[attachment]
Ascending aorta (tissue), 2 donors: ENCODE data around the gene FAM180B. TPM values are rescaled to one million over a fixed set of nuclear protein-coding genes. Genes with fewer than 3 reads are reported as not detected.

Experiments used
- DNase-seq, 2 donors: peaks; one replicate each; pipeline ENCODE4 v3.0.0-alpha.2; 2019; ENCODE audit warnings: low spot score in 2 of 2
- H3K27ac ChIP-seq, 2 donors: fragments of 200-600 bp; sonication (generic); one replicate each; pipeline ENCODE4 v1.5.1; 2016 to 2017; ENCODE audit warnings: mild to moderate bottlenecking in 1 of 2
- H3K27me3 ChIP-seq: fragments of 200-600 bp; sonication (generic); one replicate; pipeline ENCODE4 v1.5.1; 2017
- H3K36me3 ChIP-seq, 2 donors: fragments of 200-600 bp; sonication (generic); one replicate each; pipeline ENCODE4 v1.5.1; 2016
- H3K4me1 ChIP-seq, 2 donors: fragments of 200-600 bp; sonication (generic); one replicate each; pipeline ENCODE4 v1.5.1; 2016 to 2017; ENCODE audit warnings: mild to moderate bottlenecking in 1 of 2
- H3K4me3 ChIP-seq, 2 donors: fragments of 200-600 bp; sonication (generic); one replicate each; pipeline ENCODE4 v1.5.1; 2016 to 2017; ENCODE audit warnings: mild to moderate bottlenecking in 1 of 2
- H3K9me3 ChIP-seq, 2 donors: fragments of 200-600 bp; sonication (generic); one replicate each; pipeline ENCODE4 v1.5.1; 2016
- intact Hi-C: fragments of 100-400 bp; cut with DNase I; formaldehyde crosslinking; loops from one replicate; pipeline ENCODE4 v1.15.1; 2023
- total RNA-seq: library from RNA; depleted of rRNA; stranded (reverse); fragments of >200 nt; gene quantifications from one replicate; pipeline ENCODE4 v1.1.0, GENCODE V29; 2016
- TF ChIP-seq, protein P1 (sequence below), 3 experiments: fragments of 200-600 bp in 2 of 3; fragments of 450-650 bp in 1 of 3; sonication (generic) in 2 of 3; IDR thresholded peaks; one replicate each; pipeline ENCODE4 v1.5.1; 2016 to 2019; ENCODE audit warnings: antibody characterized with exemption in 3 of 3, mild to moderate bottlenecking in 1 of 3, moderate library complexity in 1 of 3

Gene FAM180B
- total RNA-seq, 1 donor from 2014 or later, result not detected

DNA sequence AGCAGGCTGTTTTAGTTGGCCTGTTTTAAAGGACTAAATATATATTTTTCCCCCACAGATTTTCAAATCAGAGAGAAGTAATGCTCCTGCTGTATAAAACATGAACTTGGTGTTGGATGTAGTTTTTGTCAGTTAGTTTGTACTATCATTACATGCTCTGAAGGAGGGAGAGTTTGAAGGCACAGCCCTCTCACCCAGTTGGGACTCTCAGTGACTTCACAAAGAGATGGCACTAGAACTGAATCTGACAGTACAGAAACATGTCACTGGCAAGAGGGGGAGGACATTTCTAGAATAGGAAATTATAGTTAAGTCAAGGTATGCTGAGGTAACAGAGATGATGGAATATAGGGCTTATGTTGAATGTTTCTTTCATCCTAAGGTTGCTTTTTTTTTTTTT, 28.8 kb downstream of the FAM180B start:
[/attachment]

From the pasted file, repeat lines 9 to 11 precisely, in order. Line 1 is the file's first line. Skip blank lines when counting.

- H3K9me3 ChIP-seq, 2 donors: fragments of 200-600 bp; sonication (generic); one replicate each; pipeline ENCODE4 v1.5.1; 2016
- intact Hi-C: fragments of 100-400 bp; cut with DNase I; formaldehyde crosslinking; loops from one replicate; pipeline ENCODE4 v1.15.1; 2023
- total RNA-seq: library from RNA; depleted of rRNA; stranded (reverse); fragments of >200 nt; gene quantifications from one replicate; pipeline ENCODE4 v1.1.0, GENCODE V29; 2016